"One minute I feel like Erin Brockovich, the next I feel like the Keystone Kops."
Susan Pynchon is standing in the parking lot of the Lake Mary Kinko's, peering over the mess of files and cardboard boxes in the back of her tan Toyota SUV, which features an anti-Bush sticker on the window. For those still clinging to the belief that the election was rigged, Pynchon a former volunteer for the county's Democratic Party and founder of the newly formed Florida Fair Elections Coalition is your point woman. On Nov. 23, she sued to overturn election results in Volusia County. A few days later she was in a DeLand courtroom fighting the county's motion to dismiss her suit.
According to Pynchon's suit, 59 of Volusia's precincts nearly one-third of them are missing the printouts that the optical-scan voting machines produce to ensure accuracy. All those precincts, Pynchon says, are missing either the results tape, the "zero tape" at the beginning of Election Day, poll workers print a tape that should register all candidates at zero votes to make sure no one got a head start or the required poll workers' signatures on one of the above forms. Volusia County election officials deny that the records are missing.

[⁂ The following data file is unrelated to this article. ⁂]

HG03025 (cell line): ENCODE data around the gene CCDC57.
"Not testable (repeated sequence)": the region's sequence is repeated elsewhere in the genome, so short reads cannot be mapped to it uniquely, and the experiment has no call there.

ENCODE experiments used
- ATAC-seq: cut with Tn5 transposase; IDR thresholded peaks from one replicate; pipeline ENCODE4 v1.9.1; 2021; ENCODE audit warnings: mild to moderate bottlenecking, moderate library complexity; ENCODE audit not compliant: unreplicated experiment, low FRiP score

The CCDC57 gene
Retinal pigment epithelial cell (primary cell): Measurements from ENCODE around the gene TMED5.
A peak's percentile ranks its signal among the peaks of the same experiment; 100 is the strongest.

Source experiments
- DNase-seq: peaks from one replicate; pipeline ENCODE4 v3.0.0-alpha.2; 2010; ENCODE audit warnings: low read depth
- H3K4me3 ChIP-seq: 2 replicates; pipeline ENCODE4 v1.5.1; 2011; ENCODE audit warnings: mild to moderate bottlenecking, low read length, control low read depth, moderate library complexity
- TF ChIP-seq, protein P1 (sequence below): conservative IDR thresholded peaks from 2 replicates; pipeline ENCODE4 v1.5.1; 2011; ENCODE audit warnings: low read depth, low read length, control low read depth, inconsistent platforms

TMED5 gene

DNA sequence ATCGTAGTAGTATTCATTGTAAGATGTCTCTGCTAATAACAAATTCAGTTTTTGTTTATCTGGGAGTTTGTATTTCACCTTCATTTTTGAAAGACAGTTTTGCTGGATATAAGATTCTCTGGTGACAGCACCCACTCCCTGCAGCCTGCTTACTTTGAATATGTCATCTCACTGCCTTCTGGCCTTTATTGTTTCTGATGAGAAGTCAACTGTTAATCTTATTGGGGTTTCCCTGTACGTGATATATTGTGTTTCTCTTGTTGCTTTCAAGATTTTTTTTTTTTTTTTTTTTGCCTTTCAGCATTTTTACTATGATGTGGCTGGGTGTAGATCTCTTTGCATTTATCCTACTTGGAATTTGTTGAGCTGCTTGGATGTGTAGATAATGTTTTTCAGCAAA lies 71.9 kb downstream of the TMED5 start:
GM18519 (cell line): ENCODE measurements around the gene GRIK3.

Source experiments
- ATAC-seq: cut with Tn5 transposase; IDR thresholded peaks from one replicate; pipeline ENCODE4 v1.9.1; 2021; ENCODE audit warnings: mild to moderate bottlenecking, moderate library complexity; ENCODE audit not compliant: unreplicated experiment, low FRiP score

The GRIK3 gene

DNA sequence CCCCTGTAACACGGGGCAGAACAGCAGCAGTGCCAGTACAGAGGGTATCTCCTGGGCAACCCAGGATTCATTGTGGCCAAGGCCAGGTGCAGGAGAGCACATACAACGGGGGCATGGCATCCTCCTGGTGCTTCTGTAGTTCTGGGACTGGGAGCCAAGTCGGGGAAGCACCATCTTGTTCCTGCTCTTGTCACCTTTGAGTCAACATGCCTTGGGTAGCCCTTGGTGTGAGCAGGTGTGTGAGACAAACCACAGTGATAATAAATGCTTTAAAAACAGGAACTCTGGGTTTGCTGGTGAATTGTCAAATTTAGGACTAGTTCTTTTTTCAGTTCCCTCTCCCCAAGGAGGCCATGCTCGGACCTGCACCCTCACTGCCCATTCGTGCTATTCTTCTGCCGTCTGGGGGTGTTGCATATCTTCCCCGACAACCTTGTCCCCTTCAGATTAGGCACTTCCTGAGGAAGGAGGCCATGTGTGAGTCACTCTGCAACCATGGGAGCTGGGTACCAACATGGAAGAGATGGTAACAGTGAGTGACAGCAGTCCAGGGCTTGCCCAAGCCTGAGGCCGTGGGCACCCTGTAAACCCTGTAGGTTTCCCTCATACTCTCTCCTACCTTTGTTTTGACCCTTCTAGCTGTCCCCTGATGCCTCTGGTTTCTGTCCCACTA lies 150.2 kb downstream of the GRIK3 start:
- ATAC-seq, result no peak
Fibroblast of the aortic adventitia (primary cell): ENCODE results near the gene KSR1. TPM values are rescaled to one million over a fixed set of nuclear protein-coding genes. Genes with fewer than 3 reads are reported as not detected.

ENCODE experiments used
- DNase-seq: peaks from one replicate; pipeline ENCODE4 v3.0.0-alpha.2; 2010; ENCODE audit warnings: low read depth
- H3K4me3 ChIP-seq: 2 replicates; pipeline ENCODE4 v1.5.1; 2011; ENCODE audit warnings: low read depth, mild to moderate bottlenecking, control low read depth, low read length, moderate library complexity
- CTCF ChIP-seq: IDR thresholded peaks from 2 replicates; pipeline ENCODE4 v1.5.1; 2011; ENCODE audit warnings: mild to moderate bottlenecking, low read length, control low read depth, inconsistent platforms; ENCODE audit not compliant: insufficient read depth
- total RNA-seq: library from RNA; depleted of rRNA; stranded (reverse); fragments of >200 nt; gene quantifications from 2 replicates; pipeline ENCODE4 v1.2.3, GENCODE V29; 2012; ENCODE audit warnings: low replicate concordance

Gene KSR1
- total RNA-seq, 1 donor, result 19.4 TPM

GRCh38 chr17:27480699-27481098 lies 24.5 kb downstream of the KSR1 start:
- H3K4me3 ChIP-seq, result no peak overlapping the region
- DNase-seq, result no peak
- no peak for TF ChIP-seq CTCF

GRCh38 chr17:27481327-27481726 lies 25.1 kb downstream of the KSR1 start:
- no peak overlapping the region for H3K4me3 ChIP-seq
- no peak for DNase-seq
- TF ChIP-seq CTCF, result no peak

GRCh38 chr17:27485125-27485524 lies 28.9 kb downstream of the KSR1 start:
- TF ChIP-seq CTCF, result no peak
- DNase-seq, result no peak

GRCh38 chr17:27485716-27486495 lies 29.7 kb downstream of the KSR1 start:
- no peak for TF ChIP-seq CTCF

And then there's the e-mail from Diebold Election Systems to a Volusia County analyst that Black Box Voting founder Bev Harris says she found in the trash outside the Volusia County Supervisor of Elections warehouse. The e-mail states that Volusia had more trouble with its memory cards which record the vote numbers as the ballots are fed into the machines than the rest of Florida combined, with at least 25 memory card failures. (Black Box, a Seattle-based anti-electronic voting organization, is seeking Volusia's records along with Pynchon.)
Combined, the two flaws equal the possibility of cheating, in Pynchon's assessment. "If those cards didn't really fail, if you don't have those original `poll` tapes, they could do whatever the heck they wanted. I'm not saying they did that. But that's the problem, you just don't know. To accept all these screw-ups is to say, 'OK, we just trust you.' That is what I can't do. I'm not accusing anyone of fraud at this point. I would accuse them of lying."